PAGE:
Kansas State University was awarded a U.S. patent for technology that improves the health and welfare of beef cattle and other ruminant animals suffering from lameness and following castration, dehorning and other necessary management procedures.
U.S. Patent No. 8,791,105, “Methods for Alleviating Chronic Pain and Improving Performance of Cattle Undergoing Dehorning or Castration,” was given to the Kansas State University Research Foundation, which is a nonprofit corporation responsible for managing technology transfer activities at the university.
The patent is for research conducted by former faculty member Hans Coetzee, along with Butch Kukanich, associate professor of anatomy and physiology at Kansas State University, conducted while at Kansas State University. Coetzee is now a professor of clinical pharmacology at Iowa State University.
The patent covers administering meloxicam alone or in conjunction with gabapentin to help with acute and chronic pain and to improve the cattle’s performance.
Researchers found that meloxicam combined with gabapentin improved the cattle’s welfare by reducing the severity of lameness. Alone, meloxicam improved weight gain after dehorning. It also reduced the incidence of bovine respiratory disease after castration, according to a news release.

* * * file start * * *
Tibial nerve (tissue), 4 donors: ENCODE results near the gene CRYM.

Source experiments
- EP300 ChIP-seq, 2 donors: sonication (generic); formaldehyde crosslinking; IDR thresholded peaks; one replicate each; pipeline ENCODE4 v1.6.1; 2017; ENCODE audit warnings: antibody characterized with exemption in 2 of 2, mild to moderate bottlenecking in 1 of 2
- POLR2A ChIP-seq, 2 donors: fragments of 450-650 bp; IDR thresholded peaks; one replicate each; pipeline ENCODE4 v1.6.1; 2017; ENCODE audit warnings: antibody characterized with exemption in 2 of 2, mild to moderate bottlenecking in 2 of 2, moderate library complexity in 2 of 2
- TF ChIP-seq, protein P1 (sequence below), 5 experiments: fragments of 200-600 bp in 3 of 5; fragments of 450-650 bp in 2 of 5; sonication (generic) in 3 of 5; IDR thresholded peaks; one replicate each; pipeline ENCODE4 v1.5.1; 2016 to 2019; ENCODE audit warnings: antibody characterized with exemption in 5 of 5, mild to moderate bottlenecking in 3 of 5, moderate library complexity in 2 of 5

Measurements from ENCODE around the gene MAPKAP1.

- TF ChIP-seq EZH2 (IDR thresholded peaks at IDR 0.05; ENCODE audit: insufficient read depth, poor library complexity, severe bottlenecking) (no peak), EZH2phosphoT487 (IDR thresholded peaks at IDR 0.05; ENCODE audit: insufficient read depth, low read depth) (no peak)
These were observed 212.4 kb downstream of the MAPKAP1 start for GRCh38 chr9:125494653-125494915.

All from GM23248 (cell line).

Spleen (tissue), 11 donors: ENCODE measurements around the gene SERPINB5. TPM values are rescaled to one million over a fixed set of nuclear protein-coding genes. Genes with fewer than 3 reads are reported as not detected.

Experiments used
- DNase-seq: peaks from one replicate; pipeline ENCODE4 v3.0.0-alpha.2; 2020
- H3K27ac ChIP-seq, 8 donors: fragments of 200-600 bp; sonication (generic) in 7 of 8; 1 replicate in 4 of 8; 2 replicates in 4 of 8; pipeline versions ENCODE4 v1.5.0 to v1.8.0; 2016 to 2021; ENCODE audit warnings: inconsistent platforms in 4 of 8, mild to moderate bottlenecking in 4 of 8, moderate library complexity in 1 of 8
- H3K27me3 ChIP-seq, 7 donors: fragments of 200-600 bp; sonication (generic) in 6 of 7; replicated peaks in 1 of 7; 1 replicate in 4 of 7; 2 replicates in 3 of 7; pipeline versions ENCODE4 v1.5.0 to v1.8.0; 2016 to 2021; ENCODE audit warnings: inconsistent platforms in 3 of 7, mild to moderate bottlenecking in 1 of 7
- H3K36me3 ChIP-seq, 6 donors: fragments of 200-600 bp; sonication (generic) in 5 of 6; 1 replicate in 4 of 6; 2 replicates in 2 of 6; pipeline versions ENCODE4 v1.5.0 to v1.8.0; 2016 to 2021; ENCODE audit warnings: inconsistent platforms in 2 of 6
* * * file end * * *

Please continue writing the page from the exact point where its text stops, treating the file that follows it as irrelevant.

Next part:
"Once meloxicam was orally administered to beef cattle prior to these common procedures, the cattle gained more weight and had slower incidence of bovine respiratory disease because it allowed them to be more comfortable and less stressed," Kukanich said in the release.
One significant benefit of the medications is that it reduces the reliance on antibiotics to treat and control diseases in cattle, which, in turn, reduces the risk of antibiotic resistance selection. It has positive implications for both human and animal health.
The patent is available to license.